Any two art professors or artists will always work differently. Julia Hechtman and Tony Luong, art professors at Northeastern University, have different takes on how things work. Hechtman specialises in interdisciplinary art, such as video and animation. Luong is a photographer by trade. The only thing they have in common is that they both serve as faculty mentors. And when they rewind their artistic journeys to the beginning, there’s something else they share: they’ve both had mentors of their own.
Adrienne Salinger, Hechhtman’s photography professor, was the reason she became a photography major. Hechtman didn’t know how to use the 35-millimeter camera she inherited from her mother. Salinger’s class at Syracuse University changed that, drawing Hechtman away from her current major and into the arts.
Luong, who struggled academically in high school, found similar direction in a classroom. What began as a hobby of photographing his friends on bikes and skateboards, took shape in an audio-visual course. Years later, he met Claire Beckett, a professor at the New England Institute of Art. Beckett helped him identify what he was after both “in art and the world,” he said. Beckett advised him to dig deeper. To look into his life and find what makes him compelled enough to take pictures of.
Now, Hechtman and Luong have students taking after them. The mentorship Hechtman offers isn’t the same as what she learned. She uses her lessons and shapes them for her students as per their needs. She wants to have a soft touch with her students so that they don’t feel judged. That’s the crux of mentoring: providing safety and criticality in the same space. Luong often teaches and advises students who have no picture-taking experience. Some may just be curious; others may want to combine photography skills with another passion. In either case, Luong doesn’t try to define their path.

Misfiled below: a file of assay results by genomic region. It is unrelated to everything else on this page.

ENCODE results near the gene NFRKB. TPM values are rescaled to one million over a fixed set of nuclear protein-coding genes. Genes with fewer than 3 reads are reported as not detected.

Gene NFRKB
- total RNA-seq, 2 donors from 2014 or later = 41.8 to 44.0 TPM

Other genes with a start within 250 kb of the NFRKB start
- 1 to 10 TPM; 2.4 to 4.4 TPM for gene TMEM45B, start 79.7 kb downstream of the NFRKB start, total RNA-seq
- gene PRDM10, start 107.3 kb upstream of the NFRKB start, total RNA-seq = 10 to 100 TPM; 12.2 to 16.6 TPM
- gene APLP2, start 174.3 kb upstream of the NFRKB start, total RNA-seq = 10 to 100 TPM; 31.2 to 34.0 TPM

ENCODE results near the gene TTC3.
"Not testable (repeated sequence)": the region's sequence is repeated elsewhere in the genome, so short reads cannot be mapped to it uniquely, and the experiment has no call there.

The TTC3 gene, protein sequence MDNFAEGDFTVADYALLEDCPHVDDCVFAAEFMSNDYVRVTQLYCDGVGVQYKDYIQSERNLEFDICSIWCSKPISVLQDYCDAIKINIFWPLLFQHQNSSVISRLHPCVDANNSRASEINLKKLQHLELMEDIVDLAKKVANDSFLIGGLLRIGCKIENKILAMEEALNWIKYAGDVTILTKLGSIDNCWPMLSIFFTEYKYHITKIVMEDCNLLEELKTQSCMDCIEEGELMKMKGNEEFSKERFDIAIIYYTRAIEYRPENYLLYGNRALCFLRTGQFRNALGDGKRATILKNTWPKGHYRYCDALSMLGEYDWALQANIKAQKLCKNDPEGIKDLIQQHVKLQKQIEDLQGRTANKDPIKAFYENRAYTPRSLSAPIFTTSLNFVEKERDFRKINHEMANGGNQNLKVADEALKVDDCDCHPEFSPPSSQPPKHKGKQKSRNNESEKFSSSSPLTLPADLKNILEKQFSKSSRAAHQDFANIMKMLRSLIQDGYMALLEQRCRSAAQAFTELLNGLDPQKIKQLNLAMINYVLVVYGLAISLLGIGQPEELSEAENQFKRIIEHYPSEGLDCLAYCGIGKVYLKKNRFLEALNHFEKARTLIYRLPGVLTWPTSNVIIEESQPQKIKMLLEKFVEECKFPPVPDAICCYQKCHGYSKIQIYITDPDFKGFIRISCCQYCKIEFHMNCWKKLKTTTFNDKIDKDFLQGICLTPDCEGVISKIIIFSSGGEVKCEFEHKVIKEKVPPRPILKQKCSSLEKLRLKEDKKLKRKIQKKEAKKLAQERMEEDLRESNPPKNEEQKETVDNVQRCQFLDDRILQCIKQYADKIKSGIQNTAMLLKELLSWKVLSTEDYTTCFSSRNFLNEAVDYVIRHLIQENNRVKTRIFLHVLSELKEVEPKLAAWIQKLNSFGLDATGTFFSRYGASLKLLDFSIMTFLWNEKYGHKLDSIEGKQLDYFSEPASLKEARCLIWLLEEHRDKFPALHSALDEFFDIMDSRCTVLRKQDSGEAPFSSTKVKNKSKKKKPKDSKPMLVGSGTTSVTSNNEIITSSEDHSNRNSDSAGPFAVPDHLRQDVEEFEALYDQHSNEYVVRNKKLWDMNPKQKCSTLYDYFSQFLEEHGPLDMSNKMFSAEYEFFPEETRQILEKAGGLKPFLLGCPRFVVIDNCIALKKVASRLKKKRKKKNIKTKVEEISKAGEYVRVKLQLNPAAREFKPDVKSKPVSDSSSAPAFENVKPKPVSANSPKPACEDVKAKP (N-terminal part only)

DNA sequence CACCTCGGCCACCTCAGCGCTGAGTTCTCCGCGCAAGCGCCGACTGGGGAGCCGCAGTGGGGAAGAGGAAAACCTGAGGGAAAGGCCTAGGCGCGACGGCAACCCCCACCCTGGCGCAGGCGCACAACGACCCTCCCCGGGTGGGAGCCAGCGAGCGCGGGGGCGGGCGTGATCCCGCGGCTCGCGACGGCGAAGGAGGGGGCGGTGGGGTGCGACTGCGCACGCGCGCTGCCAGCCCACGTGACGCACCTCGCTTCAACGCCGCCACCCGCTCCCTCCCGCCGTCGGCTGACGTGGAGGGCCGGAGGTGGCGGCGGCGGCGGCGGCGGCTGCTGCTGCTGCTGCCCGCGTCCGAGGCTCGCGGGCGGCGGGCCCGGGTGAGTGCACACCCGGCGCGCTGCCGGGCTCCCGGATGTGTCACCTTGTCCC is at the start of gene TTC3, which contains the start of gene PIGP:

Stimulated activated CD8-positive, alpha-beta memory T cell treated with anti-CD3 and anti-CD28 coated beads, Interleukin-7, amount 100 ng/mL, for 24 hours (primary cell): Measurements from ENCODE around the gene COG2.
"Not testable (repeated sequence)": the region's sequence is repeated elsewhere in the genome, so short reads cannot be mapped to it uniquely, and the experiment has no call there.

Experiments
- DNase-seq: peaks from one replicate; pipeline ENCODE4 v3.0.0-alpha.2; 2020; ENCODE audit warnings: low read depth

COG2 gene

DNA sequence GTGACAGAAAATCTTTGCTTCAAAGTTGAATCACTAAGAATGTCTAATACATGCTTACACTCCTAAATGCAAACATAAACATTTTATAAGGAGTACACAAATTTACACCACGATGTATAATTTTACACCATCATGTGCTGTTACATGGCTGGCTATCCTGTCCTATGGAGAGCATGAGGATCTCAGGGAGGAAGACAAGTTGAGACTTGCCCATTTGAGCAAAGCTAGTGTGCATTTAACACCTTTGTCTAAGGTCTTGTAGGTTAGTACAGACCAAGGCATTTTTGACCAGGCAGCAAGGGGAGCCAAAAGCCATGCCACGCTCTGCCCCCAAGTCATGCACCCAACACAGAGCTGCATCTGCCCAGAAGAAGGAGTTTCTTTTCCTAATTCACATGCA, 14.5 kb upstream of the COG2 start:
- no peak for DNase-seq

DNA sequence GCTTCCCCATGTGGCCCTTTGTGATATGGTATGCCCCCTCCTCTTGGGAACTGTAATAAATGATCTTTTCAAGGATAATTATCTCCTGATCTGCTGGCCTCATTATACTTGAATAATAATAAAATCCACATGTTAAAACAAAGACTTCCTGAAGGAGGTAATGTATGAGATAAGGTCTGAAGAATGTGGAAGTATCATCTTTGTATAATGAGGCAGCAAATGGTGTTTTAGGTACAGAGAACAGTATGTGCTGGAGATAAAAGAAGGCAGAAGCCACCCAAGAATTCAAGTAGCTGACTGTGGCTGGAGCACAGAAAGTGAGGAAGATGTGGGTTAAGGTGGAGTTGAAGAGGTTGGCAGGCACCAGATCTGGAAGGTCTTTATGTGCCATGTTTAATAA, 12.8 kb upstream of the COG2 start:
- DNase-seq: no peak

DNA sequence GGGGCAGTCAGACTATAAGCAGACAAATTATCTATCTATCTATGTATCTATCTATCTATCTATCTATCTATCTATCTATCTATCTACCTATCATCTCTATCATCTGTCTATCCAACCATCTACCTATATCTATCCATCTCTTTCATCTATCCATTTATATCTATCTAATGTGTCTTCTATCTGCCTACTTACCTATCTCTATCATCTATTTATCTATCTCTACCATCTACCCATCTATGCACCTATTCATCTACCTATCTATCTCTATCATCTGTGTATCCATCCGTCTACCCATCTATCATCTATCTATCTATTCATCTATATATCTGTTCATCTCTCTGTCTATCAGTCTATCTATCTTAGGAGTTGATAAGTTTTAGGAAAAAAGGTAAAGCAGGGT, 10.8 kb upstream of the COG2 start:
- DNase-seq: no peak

He makes them look for something they want to pursue further. Mentorship is fluid, especially in a field less quantitative than psychology or finance. When Hechtman was asked how long she’d been a mentor, she paused.
“Gee, I don’t know. It depends how you define that word,” she said. “I would say every faculty member is a mentor—and I believe that.” Every professor has experience worth sharing with the students and we never know how it might help them.